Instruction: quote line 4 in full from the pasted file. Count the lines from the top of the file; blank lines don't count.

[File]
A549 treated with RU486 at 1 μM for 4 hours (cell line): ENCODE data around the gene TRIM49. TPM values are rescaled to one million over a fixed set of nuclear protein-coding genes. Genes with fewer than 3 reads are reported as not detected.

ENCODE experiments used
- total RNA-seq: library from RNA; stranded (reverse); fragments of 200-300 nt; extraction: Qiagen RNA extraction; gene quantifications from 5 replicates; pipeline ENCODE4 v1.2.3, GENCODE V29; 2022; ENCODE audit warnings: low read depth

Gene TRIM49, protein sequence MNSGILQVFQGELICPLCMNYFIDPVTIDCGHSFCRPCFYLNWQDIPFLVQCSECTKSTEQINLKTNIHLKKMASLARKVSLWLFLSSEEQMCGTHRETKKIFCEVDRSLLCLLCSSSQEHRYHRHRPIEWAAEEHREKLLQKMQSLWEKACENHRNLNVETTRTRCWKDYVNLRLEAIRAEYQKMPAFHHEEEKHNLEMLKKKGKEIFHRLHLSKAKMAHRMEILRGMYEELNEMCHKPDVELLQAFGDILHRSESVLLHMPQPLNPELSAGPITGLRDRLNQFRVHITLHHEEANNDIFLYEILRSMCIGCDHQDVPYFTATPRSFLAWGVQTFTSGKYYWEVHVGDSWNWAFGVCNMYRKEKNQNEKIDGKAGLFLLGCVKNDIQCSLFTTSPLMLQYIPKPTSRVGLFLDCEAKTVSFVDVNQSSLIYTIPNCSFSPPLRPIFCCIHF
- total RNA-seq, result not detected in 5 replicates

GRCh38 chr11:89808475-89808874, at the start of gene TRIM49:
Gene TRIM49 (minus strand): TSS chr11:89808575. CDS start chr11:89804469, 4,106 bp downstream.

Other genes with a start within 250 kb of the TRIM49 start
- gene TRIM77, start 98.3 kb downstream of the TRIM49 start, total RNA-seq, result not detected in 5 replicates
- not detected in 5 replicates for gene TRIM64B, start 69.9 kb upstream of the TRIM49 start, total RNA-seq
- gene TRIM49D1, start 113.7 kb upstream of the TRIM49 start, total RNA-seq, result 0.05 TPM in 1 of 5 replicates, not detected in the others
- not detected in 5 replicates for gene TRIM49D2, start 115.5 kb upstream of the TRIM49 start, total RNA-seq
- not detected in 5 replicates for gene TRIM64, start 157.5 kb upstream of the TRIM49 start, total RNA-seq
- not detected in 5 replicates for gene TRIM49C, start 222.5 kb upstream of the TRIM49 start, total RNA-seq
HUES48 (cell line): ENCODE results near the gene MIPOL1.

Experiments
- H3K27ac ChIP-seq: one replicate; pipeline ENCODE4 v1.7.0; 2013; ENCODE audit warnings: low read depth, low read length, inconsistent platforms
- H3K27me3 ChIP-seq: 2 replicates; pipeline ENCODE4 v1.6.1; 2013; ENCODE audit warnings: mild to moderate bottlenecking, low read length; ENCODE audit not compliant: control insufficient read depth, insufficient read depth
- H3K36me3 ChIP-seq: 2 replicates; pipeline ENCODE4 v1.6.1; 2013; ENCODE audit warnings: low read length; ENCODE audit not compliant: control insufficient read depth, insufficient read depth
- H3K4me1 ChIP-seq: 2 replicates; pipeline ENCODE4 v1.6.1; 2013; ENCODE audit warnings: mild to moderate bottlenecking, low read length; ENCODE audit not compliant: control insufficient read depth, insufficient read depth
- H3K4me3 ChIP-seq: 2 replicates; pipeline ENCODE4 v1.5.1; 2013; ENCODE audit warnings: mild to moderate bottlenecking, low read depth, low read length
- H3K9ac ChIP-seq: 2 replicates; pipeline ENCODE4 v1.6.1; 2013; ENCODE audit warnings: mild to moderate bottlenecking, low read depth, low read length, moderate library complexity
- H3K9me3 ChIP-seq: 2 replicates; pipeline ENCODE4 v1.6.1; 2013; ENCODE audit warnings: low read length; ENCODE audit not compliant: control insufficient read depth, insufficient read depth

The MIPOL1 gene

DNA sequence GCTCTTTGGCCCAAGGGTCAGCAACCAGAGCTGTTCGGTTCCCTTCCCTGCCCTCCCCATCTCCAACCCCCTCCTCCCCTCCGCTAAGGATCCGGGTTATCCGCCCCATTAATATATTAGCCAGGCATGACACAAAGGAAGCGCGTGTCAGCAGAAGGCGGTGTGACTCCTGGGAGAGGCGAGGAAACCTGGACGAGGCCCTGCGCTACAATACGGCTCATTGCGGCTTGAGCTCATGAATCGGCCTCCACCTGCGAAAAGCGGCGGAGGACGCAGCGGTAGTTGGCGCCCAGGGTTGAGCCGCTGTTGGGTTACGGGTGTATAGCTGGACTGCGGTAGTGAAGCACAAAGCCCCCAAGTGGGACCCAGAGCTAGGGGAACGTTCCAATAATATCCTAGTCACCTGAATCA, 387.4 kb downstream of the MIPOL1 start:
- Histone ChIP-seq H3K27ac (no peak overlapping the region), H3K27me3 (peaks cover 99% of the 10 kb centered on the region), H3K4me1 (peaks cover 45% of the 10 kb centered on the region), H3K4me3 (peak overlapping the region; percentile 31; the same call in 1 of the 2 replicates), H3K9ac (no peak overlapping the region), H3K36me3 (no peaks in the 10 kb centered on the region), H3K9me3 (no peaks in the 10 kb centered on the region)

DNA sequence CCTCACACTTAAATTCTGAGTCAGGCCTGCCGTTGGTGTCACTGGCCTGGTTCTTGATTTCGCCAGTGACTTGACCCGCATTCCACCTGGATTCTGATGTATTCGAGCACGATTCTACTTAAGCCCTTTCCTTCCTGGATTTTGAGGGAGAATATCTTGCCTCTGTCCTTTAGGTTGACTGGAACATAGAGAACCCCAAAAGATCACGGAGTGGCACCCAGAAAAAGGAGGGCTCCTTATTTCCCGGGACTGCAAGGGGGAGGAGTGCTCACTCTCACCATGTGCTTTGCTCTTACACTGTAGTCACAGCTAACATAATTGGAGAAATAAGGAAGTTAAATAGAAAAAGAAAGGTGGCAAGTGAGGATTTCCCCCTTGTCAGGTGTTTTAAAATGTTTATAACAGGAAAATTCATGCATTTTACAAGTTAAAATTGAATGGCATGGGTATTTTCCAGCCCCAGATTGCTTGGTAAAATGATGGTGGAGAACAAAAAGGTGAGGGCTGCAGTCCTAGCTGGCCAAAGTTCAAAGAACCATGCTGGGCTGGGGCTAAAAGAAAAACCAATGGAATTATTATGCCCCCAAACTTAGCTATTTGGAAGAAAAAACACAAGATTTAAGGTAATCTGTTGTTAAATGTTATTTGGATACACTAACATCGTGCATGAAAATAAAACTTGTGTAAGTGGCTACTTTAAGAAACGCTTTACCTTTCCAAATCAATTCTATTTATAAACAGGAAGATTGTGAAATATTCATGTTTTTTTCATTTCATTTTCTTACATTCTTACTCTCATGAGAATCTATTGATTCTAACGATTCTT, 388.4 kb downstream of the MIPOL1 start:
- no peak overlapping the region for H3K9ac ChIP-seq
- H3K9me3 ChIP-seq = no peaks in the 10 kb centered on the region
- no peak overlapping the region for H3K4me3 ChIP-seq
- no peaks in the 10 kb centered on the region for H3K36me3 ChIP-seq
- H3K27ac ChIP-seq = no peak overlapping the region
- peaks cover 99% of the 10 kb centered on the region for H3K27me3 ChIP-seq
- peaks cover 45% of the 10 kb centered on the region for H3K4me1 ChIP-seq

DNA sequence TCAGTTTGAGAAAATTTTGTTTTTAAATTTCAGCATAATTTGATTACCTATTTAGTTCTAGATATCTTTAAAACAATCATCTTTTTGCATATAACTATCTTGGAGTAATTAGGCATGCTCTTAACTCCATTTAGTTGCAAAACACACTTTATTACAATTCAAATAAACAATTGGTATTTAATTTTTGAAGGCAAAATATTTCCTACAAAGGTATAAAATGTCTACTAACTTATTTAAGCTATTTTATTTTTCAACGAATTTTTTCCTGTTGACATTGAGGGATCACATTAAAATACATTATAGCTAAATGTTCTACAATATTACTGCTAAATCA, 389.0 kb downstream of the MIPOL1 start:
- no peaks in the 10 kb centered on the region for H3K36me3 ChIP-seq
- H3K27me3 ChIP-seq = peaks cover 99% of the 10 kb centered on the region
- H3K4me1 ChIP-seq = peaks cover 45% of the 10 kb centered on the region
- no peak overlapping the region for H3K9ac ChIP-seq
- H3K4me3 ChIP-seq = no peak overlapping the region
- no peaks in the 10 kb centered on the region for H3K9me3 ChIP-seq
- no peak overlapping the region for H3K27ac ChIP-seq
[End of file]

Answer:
Gene TRIM49, protein sequence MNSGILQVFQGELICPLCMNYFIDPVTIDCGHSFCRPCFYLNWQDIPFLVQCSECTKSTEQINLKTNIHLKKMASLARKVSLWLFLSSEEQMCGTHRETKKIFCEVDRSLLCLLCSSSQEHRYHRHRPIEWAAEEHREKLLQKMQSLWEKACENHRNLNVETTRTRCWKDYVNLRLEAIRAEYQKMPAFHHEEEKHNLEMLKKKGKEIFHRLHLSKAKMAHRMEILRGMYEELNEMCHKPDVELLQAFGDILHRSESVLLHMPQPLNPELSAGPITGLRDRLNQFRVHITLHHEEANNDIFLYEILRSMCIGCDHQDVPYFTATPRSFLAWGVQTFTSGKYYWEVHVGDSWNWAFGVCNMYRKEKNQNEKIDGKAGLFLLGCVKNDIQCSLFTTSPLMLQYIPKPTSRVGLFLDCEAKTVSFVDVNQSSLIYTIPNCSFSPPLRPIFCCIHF